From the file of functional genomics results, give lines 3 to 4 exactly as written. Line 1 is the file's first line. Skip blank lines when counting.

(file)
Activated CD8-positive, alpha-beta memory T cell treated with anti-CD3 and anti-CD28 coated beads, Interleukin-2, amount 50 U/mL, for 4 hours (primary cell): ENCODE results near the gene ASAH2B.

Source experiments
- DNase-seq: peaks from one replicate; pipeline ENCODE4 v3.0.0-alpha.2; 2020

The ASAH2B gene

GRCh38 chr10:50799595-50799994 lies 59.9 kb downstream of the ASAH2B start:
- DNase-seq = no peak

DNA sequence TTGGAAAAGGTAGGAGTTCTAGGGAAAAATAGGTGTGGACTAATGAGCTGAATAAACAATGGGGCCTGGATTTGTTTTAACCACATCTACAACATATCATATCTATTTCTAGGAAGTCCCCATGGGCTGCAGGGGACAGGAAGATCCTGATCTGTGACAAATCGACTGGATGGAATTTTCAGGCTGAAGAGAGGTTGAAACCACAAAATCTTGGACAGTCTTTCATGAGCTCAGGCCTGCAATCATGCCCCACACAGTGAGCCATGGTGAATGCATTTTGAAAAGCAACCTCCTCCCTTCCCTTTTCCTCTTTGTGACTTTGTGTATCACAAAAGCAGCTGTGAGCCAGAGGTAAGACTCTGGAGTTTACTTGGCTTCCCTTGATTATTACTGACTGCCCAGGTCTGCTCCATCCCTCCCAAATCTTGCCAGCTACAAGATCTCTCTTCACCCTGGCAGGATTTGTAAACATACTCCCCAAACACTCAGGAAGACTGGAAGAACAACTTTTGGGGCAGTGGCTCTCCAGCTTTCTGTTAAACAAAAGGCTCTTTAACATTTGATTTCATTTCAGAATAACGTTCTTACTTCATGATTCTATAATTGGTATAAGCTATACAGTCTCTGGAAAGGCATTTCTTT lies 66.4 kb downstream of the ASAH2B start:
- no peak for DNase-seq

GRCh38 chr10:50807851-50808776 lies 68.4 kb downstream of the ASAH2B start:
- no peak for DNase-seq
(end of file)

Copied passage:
- DNase-seq: peaks from one replicate; pipeline ENCODE4 v3.0.0-alpha.2; 2020

The ASAH2B gene